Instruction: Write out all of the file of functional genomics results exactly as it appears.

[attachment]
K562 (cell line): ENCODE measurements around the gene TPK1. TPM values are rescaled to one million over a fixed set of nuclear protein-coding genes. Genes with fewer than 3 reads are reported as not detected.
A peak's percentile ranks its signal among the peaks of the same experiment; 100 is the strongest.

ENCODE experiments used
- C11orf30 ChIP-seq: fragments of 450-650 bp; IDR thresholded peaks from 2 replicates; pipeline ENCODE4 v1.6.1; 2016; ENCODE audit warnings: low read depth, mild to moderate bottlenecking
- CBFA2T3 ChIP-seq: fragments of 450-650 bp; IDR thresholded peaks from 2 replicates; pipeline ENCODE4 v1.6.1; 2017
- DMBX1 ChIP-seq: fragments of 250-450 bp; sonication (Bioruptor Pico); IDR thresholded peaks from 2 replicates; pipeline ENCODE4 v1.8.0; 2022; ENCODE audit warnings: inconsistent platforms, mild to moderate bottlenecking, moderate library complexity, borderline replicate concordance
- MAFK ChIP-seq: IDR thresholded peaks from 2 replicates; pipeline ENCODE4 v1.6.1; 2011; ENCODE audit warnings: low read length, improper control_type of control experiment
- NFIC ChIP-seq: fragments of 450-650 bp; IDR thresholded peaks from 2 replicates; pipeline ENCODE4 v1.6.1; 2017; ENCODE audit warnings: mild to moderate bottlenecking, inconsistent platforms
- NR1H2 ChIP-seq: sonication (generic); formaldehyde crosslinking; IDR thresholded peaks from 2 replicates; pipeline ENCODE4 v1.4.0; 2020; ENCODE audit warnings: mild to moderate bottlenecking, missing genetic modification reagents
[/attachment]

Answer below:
K562 (cell line): ENCODE measurements around the gene TPK1. TPM values are rescaled to one million over a fixed set of nuclear protein-coding genes. Genes with fewer than 3 reads are reported as not detected.
A peak's percentile ranks its signal among the peaks of the same experiment; 100 is the strongest.

ENCODE experiments used
- C11orf30 ChIP-seq: fragments of 450-650 bp; IDR thresholded peaks from 2 replicates; pipeline ENCODE4 v1.6.1; 2016; ENCODE audit warnings: low read depth, mild to moderate bottlenecking
- CBFA2T3 ChIP-seq: fragments of 450-650 bp; IDR thresholded peaks from 2 replicates; pipeline ENCODE4 v1.6.1; 2017
- DMBX1 ChIP-seq: fragments of 250-450 bp; sonication (Bioruptor Pico); IDR thresholded peaks from 2 replicates; pipeline ENCODE4 v1.8.0; 2022; ENCODE audit warnings: inconsistent platforms, mild to moderate bottlenecking, moderate library complexity, borderline replicate concordance
- MAFK ChIP-seq: IDR thresholded peaks from 2 replicates; pipeline ENCODE4 v1.6.1; 2011; ENCODE audit warnings: low read length, improper control_type of control experiment
- NFIC ChIP-seq: fragments of 450-650 bp; IDR thresholded peaks from 2 replicates; pipeline ENCODE4 v1.6.1; 2017; ENCODE audit warnings: mild to moderate bottlenecking, inconsistent platforms
- NR1H2 ChIP-seq: sonication (generic); formaldehyde crosslinking; IDR thresholded peaks from 2 replicates; pipeline ENCODE4 v1.4.0; 2020; ENCODE audit warnings: mild to moderate bottlenecking, missing genetic modification reagents